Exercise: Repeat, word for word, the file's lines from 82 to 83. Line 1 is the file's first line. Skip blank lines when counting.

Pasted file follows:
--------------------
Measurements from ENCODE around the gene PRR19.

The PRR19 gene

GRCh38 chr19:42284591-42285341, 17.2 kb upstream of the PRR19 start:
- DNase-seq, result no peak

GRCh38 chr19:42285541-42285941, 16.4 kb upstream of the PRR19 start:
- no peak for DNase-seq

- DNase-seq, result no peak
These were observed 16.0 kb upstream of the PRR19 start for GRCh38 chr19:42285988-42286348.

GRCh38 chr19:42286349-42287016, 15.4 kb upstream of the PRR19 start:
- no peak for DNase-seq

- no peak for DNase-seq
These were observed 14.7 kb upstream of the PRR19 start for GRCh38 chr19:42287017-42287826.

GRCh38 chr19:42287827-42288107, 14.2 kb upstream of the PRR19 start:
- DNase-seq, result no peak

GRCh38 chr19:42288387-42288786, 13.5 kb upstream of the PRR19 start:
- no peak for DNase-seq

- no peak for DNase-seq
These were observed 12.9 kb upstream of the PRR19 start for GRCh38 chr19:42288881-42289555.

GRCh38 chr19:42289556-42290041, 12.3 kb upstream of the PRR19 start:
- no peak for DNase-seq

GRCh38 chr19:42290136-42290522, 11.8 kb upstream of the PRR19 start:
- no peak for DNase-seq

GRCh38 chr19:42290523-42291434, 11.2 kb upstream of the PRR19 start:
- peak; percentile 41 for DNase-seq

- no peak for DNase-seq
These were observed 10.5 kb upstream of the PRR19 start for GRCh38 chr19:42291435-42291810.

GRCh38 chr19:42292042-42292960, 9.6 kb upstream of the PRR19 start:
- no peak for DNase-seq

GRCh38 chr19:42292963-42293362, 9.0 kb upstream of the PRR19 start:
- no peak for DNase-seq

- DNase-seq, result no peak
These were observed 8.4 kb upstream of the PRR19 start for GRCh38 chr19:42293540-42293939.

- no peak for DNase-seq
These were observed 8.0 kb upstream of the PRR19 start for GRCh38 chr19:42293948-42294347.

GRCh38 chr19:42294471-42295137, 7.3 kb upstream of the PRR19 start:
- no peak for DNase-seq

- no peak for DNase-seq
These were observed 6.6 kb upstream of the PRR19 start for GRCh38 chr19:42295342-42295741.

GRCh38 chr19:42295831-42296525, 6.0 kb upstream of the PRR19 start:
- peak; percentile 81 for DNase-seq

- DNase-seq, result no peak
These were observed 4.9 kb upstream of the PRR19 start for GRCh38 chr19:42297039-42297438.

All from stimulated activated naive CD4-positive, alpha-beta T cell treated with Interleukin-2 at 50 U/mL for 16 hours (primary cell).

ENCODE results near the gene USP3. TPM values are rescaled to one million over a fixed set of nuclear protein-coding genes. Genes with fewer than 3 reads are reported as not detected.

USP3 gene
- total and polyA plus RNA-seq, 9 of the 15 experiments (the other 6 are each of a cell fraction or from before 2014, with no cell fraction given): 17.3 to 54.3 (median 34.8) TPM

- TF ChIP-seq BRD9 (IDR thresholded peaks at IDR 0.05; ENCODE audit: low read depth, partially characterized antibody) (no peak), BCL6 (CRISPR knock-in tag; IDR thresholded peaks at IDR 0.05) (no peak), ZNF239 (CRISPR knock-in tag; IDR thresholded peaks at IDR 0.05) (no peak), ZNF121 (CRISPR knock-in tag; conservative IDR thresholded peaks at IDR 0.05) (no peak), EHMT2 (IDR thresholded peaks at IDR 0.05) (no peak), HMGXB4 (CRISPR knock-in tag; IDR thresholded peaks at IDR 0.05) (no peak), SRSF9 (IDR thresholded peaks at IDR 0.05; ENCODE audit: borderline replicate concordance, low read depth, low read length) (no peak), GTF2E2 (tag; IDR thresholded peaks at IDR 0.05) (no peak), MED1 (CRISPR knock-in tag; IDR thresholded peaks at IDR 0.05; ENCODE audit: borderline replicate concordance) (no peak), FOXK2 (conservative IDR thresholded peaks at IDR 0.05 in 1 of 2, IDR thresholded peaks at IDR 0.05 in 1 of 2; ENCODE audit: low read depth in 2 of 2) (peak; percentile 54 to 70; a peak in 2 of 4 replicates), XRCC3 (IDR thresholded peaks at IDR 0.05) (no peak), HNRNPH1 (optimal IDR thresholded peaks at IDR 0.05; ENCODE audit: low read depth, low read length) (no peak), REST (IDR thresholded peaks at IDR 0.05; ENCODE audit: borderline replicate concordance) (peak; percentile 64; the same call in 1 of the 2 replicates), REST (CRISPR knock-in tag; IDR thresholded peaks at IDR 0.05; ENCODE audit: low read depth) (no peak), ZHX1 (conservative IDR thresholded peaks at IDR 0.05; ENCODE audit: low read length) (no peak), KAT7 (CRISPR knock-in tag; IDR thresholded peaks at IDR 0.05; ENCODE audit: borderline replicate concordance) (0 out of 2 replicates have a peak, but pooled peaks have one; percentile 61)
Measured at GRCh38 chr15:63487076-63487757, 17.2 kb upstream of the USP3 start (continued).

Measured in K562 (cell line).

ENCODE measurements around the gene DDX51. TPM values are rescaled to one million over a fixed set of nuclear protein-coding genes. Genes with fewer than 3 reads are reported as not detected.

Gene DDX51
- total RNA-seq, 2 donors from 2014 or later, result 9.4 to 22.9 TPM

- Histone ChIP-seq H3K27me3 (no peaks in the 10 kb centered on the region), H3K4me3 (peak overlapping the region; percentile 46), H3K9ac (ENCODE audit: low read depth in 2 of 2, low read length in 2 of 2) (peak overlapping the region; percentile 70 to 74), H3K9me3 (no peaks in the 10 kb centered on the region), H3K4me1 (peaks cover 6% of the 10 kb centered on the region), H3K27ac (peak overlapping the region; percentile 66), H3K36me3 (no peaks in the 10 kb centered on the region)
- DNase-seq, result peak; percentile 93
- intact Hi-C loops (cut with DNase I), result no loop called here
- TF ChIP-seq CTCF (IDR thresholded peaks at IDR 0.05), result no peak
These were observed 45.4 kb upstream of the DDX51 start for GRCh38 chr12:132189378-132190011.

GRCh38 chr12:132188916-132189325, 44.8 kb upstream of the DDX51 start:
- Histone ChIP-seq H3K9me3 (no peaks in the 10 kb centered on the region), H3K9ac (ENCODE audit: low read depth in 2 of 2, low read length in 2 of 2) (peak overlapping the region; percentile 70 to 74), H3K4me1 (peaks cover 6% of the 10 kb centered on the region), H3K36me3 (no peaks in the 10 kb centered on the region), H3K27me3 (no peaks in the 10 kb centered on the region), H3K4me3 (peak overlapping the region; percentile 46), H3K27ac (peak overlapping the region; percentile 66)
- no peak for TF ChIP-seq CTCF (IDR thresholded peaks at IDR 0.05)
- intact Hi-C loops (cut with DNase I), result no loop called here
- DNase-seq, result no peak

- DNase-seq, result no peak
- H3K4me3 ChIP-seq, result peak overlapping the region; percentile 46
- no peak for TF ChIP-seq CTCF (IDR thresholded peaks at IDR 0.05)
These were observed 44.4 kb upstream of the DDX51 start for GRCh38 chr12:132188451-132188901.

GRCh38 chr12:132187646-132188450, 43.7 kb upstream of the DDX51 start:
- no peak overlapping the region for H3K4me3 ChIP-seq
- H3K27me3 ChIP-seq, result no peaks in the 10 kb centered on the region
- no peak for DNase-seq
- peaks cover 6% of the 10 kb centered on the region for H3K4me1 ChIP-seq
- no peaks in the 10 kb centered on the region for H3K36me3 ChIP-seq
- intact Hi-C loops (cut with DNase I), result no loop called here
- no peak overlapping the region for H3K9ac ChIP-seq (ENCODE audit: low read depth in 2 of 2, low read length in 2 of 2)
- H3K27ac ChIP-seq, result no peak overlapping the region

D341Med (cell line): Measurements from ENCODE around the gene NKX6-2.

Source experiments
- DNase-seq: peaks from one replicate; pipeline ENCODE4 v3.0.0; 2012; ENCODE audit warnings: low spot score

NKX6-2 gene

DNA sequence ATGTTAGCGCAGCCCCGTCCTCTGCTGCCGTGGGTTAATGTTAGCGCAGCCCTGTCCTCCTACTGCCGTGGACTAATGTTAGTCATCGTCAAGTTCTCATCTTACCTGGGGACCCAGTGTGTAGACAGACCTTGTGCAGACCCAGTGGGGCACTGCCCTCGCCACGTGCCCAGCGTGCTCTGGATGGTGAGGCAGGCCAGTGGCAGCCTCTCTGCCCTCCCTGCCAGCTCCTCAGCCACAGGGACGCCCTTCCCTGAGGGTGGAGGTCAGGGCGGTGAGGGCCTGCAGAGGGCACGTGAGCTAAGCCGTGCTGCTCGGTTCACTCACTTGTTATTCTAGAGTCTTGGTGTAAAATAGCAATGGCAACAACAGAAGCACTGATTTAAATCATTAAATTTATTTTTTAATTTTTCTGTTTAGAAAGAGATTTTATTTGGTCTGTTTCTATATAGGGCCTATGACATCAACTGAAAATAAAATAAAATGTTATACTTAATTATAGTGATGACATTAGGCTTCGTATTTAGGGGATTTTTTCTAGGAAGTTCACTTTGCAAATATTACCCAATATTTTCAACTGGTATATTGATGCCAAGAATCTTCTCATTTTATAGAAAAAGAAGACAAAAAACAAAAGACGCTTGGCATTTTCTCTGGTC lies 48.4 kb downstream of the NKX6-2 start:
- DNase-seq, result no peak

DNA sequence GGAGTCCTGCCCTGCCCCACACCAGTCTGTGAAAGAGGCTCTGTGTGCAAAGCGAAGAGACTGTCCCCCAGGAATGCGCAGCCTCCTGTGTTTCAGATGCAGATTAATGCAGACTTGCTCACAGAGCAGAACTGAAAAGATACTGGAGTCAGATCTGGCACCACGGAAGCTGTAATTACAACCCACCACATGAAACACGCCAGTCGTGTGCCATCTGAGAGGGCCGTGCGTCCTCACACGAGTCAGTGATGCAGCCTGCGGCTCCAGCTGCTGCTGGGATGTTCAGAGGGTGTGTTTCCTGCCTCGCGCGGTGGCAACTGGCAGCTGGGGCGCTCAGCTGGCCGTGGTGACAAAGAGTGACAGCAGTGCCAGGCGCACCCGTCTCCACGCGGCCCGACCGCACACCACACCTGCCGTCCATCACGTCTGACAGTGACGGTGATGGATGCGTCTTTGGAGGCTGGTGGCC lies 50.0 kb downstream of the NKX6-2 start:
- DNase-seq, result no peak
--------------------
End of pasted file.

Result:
DNA sequence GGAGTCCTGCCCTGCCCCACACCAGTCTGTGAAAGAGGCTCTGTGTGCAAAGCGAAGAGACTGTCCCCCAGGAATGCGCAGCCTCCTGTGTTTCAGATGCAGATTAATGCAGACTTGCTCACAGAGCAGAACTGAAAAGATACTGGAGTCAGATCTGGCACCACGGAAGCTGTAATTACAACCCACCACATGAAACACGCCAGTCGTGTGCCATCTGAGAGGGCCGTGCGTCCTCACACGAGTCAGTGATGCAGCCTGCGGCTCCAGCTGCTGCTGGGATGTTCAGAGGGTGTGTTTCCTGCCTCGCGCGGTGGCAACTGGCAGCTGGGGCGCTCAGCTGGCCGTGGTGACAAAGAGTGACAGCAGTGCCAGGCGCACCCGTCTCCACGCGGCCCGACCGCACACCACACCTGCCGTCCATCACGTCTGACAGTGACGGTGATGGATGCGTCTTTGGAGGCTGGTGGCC lies 50.0 kb downstream of the NKX6-2 start:
- DNase-seq, result no peak